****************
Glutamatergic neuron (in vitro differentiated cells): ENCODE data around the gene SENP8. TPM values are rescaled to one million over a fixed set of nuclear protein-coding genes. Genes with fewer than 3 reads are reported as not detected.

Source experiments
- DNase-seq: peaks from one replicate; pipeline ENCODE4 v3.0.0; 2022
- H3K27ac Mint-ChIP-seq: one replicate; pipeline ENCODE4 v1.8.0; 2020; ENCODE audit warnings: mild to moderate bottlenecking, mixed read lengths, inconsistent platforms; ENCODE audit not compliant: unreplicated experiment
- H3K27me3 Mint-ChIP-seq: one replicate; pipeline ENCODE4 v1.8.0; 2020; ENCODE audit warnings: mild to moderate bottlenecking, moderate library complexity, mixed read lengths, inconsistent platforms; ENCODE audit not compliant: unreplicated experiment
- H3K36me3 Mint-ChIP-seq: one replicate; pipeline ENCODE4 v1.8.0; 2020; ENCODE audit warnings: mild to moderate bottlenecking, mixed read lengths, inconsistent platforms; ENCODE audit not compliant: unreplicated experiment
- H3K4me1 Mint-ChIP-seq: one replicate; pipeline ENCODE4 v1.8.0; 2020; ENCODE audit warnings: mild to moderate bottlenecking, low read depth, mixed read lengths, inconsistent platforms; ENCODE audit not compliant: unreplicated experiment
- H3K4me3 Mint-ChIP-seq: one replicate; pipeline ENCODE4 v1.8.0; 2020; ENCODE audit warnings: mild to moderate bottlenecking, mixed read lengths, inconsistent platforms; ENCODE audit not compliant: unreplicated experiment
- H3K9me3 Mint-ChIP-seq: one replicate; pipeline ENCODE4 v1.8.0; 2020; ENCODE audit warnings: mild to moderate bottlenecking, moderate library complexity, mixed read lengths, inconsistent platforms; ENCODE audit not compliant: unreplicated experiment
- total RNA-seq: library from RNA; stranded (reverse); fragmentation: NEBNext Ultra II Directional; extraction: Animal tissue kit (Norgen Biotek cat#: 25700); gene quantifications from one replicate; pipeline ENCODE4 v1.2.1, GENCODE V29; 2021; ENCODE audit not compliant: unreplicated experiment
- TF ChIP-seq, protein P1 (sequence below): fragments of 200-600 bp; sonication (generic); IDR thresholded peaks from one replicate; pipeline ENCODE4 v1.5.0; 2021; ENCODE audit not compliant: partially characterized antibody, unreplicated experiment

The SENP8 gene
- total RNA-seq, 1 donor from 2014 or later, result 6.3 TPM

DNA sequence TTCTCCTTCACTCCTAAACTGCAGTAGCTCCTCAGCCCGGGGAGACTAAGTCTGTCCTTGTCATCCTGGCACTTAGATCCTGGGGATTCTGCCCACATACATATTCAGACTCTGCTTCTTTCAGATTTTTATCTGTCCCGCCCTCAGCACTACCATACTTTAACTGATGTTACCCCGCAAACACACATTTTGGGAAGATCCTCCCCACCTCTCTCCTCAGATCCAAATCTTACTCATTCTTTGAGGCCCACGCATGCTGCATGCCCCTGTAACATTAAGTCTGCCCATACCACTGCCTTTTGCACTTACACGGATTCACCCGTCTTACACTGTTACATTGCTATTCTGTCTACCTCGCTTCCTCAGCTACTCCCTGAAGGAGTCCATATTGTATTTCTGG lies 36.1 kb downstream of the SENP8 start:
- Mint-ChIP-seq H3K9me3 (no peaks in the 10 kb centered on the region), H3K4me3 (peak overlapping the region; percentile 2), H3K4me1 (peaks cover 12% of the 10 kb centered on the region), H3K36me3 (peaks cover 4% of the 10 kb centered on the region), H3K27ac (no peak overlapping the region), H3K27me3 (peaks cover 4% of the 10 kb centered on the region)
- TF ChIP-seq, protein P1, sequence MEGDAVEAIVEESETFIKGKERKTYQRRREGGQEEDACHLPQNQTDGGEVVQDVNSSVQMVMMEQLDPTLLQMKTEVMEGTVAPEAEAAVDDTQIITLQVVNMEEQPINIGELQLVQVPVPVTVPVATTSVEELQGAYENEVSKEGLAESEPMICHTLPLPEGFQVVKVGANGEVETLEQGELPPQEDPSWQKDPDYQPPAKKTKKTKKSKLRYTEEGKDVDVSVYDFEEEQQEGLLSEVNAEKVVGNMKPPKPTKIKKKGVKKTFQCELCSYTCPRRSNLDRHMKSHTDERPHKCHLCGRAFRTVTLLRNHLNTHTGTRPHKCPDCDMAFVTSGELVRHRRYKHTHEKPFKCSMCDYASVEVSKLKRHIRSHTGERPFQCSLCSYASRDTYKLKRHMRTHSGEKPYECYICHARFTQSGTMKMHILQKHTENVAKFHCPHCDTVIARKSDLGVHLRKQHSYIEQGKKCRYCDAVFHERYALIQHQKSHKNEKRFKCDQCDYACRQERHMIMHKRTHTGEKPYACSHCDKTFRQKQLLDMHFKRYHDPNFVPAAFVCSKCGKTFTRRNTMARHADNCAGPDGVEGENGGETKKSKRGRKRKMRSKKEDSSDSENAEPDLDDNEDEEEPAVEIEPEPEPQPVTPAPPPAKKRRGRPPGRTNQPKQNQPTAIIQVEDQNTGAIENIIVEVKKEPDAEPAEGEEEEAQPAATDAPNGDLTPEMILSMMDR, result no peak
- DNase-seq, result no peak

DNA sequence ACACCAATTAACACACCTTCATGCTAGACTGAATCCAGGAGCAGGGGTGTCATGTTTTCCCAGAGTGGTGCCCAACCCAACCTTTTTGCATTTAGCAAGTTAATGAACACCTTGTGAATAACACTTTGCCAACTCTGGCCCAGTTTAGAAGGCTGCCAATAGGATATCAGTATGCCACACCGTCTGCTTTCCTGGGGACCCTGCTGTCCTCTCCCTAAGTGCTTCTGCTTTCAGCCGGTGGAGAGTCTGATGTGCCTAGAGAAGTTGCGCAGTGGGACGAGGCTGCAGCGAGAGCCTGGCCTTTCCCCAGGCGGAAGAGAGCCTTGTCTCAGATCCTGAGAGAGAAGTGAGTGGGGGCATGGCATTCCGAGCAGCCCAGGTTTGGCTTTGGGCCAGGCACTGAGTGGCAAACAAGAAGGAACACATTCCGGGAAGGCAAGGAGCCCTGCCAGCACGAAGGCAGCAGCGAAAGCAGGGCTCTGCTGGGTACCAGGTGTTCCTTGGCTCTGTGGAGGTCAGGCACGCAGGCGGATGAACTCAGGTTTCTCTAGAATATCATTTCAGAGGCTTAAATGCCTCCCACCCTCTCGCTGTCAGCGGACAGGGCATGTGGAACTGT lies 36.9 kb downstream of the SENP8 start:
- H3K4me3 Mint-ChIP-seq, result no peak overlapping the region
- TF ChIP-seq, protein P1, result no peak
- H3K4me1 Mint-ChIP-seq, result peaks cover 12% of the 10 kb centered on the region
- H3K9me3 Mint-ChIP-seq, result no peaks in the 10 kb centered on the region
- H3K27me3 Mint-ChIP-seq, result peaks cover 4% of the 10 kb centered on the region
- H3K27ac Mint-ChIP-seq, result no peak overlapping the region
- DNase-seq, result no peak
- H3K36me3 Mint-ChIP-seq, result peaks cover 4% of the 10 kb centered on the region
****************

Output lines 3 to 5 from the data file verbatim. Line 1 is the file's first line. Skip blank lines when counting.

- DNase-seq: peaks from one replicate; pipeline ENCODE4 v3.0.0; 2022
- H3K27ac Mint-ChIP-seq: one replicate; pipeline ENCODE4 v1.8.0; 2020; ENCODE audit warnings: mild to moderate bottlenecking, mixed read lengths, inconsistent platforms; ENCODE audit not compliant: unreplicated experiment
- H3K27me3 Mint-ChIP-seq: one replicate; pipeline ENCODE4 v1.8.0; 2020; ENCODE audit warnings: mild to moderate bottlenecking, moderate library complexity, mixed read lengths, inconsistent platforms; ENCODE audit not compliant: unreplicated experiment